Opportunities in aerospace and defence – The Australian Financial Review

Australia has bought six long-range Northrop Grumman Triton drones to survey the South China Sea.

by Stirling Larkin

When Australian ultra high net worth investors return home after sunning in Europe during our winter months and ask for thoughts  on gold bullion, they are not really asking about just bullion.

What they have heard abroad and  want to hear an Australian answer to is the question: “Is now time to take risk off the table?”.

This also holds true for questions about the global military and defence complex, which is as inextricably linked to risks for global markets as they are to geopolitics and national security.

While the news out of Canberra last week that Australia had purchased six long-range Northrop Grumman [NOC:NYSE] MQ-4C Triton drones to survey the South China Sea made headlines, a much more significant armaments escalation across Asia and the Pacific in 2018 has made those with an eye on aerospace, defence and cyber armaments some of the better financial returns.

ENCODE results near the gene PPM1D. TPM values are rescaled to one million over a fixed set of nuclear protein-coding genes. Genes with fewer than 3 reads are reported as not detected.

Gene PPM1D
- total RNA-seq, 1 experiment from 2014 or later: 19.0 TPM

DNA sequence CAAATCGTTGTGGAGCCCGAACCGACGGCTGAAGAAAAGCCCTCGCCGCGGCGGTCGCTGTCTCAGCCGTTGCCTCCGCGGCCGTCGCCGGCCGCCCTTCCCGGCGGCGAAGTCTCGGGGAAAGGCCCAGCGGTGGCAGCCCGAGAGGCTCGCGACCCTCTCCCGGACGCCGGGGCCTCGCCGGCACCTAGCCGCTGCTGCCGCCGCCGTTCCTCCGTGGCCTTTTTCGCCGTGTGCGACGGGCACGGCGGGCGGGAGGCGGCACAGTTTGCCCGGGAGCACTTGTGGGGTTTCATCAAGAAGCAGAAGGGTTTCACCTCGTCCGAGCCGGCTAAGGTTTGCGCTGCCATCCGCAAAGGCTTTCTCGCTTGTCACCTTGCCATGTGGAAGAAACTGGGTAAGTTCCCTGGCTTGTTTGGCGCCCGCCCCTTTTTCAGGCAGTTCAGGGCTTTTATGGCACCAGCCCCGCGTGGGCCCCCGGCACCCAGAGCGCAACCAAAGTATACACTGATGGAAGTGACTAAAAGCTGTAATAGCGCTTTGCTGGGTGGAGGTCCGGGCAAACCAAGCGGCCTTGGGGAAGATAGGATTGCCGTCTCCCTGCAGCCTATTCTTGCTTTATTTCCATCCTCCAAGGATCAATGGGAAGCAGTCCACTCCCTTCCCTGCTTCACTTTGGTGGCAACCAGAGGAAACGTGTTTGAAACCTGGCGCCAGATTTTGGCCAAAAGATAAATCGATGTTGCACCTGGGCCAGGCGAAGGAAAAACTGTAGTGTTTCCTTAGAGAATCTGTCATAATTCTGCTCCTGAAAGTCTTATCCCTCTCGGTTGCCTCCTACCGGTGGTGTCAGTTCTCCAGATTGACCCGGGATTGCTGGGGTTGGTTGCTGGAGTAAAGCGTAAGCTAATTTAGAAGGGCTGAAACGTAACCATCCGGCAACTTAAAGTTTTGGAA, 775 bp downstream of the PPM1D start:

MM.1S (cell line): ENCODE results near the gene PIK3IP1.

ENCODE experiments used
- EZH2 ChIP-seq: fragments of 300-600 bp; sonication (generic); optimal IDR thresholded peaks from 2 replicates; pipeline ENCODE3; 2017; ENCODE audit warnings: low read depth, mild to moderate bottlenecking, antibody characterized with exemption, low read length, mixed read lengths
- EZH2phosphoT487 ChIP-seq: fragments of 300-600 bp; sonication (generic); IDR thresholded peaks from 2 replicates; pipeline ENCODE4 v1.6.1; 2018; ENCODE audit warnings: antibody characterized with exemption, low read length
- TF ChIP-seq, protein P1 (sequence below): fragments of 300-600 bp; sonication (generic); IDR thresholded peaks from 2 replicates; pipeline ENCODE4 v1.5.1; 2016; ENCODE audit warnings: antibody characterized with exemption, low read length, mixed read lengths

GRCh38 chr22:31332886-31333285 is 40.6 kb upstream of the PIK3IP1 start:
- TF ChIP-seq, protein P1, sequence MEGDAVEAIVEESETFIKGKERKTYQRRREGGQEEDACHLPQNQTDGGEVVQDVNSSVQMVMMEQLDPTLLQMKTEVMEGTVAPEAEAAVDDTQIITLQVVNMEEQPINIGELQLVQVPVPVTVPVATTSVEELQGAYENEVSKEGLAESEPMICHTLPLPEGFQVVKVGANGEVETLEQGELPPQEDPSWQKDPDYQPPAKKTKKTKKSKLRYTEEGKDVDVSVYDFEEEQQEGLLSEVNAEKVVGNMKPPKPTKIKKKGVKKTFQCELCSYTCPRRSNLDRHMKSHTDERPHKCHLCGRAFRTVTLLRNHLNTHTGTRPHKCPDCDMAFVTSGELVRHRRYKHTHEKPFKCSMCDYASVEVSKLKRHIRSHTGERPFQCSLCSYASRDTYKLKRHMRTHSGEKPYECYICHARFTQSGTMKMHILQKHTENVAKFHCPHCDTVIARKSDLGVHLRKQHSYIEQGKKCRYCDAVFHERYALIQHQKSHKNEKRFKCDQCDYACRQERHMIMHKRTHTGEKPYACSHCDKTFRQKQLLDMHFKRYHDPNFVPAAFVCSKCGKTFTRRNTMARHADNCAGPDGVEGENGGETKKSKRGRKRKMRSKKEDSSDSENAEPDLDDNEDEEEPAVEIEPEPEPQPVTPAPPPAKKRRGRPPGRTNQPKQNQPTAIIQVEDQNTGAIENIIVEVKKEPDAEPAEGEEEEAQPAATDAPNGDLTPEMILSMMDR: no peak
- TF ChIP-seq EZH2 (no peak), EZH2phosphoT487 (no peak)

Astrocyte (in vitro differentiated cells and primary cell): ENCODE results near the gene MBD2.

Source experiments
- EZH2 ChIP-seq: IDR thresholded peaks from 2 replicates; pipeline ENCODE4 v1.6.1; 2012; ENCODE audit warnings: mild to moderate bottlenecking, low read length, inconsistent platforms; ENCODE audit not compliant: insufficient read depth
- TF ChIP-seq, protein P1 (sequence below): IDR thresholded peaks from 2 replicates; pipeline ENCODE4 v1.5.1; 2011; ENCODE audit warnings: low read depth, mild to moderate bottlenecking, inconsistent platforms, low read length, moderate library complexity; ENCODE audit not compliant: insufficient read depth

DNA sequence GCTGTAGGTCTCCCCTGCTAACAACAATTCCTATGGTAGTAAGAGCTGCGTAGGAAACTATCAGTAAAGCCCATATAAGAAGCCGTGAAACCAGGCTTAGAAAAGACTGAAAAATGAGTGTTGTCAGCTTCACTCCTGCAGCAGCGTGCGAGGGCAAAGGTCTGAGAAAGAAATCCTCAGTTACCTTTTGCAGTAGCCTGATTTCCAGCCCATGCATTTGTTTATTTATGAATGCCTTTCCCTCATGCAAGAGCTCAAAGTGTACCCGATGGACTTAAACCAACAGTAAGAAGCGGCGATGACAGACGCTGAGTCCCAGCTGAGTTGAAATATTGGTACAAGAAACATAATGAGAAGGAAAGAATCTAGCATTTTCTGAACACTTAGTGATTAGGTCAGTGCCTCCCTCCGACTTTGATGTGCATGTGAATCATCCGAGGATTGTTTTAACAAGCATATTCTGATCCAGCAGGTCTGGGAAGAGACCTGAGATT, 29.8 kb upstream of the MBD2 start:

The relatively conservative, unleveraged and moderate iShares US Aerospace & Defense ETF is an investment markets example of a defence complex investment tilted towards growth in all senses of the word.


The ETF’s price and funds under management have quadrupled in less than a decade, it’s provided US 401k pensioners exposure to the US military complex with a “S&P 500 vs beta” score of 0.88 (meaning that the ETF provides outperformance while not tracking too far from the S&P 500’s core performance) and allowed individual day traders a  way to express a sectorial view via a regulated exchange and respected ETF product provider (Blackrock).

Wider escalation

But this trend and escalation is not only being seen in Trump’s America; Japan, Taiwan, Vietnam, the Philippines and, of course, China have seen a level of rearmament escalation

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